This post serves as a companion article to the featured video (below) and is intended to explain in more detail how to sew a buttonhole with a sewing machine. Although the features of sewing machines vary, virtually every machine now comes with a standard one-step or four-step buttonhole setting. We will first discuss the process as shown in the video.
Automatic One-Step Buttonholes
A buttonhole foot is designed to make the task of creating a buttonhole easier than ever. If you have an automatic buttonhole foot as shown in the video, you can place the button you’ll be using into the space at the back of the foot and slide the adjustable bar to hold it snugly. This will tell your machine where to start and stop.
There will be a little tab on the automatic buttonhole foot that you will need to pull down just behind the left side of the
needle. This will act as a gauge for the machine as it sews the buttonhole to the right length for your button. Select the style of buttonhole you want from the machine’s menu, if applicable. Begin sewing slowly and watch the magic happen.
Creating Four-Step Buttonholes
If you do not have an automatic buttonhole foot, you will need to mark your fabric to guide you. In the video, the presenter mentioned that the first step was to mark your garment with a pencil. However, this is not generally a good idea, because pencil marks do not wash out of most fabrics. It is better to use a marking pen or pencil that is designed specifically for fabric. The ink will wash out or disappear over time. Transfer paper is a good choice as well. Use of pins or tape are not recommended, because pins are bulky under the pressure foot and tape can gum up your needle if it passes through the tape.
Replace the regular foot with the buttonhole foot and thread your machine. Place your fabric under the foot with the bottom of the foot lined up with the bottom of your mark. Lower the foot. Check to make sure your machine is set to the buttonhole setting on the control panel. There may be various styles from which you can choose.
If you don’t have a buttonhole foot, it is still a fairly simple process to make a buttonhole using a regular foot. Look for the buttonhole setting on the control panel. It is just a matter of getting the buttonhole the right length. You will need to mark the placement and size of the buttonhole as a guide. As mentioned above, use a fabric pencil or similar marking tool. Follow the markings on your pattern, or place the button on the garment and make a mark on either side of it.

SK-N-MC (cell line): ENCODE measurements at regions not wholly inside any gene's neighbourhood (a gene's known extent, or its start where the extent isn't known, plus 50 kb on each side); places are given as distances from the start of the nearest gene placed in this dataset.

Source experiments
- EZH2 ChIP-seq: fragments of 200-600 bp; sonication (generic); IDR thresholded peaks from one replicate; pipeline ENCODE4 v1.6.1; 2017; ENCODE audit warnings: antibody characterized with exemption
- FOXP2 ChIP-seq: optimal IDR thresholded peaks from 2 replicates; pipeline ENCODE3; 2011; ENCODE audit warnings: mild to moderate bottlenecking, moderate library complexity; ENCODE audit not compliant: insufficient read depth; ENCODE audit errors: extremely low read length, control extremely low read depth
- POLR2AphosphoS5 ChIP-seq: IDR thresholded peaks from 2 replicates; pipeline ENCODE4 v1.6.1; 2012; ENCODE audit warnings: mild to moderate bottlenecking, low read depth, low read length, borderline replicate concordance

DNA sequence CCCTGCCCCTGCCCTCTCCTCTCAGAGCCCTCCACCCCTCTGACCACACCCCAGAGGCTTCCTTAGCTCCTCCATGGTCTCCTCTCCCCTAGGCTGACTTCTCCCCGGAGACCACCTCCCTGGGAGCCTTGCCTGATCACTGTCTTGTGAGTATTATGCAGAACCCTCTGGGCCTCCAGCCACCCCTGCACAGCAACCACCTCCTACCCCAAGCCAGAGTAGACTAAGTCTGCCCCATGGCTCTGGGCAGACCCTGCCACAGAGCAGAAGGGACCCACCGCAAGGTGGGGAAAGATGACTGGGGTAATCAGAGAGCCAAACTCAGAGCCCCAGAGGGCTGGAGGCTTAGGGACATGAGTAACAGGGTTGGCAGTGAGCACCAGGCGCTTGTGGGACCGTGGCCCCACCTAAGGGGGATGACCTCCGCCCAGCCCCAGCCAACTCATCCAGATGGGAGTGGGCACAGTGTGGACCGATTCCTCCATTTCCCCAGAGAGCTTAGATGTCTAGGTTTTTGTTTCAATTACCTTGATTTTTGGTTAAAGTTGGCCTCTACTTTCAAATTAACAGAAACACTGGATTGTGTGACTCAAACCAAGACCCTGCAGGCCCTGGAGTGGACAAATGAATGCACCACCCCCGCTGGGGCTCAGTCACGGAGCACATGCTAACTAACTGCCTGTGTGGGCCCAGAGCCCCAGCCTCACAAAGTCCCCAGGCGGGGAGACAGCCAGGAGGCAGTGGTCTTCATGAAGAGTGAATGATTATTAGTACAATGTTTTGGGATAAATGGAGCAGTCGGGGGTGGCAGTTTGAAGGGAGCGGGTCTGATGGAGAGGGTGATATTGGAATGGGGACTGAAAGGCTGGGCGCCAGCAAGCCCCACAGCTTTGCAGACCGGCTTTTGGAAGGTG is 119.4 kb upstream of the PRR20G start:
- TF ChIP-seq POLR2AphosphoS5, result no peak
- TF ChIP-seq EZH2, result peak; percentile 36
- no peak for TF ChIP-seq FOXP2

The sequence of steps you will take will generally be as listed below:
Step 1: The left long edge of the buttonhole.
Step 2: The bar tack, or wide binding stitch at one end.
Step 3: The right long edge.
Step 4: The bar tack at the other end.
This four-step process is the most common type of buttonhole system. Note that the buttonhole attachment foot for the machine in the video begins at the bottom of the buttonhole and goes up, whereas other machines’ buttonhole settings may begin at the top and go down. This is important to know so that your finished buttonhole will be in the right place.
If you wish, you can repeat the process a second time to make the buttonhole stronger. However, you will want to make sure your fabric can support heavy stitching. A layer of interfacing or extra fabric underneath will help stabilize the area. Most machines have one standard width setting for buttonholes, but in some cases, you can choose a more narrow or wide setting.
Keep the following tips in mind when following the steps:
Be sure your take-up lever is in the uppermost position when you switch the dial between each step. This brings the needle clear of the fabric.
The needle should be in the center position.
For each bar tack, use between eight and ten stitches to make it strong but not too bulky.
Once your stitches are completed, the final step in the process is to cut the fabric between the stitches to create the hold through which the button will slide. You can use a pair of small sharp scissors to do this, but the best tool recommended is a seam ripper. Slip the tip of the seam ripper in the middle of the buttonhole and slide the blade toward one end. Then go from the middle to the other end.
Be sure to cut slowly and gently to avoid cutting any of the buttonhole threads along the edge or at the ends, as the blade is very sharp. Alternately, you can begin on one end and slide toward the other end. Using a straight pin at the end of your buttonhole will serve to stop the blade from cutting through the stitches you’ve just made.
If you want to ensure that the buttonhole will not unravel with use, stitch a few times in one place when finished with all four steps, or take the thread tails and thread them to the back with a hand needle and tie a knot. Trim any frayed fabric strands carefully from inside the buttonhole for a clean finished product.
As with any skill, it’s always wise to practice until you get it to look the way you’d like. If possible, practice on a scrap of fabric that is similar in thickness and texture to the garment on which you are working. If you still can’t get the buttonhole to turn out right, or you require further details, consult your sewing machine manual or better yet, ask someone to demonstrate the procedure for you.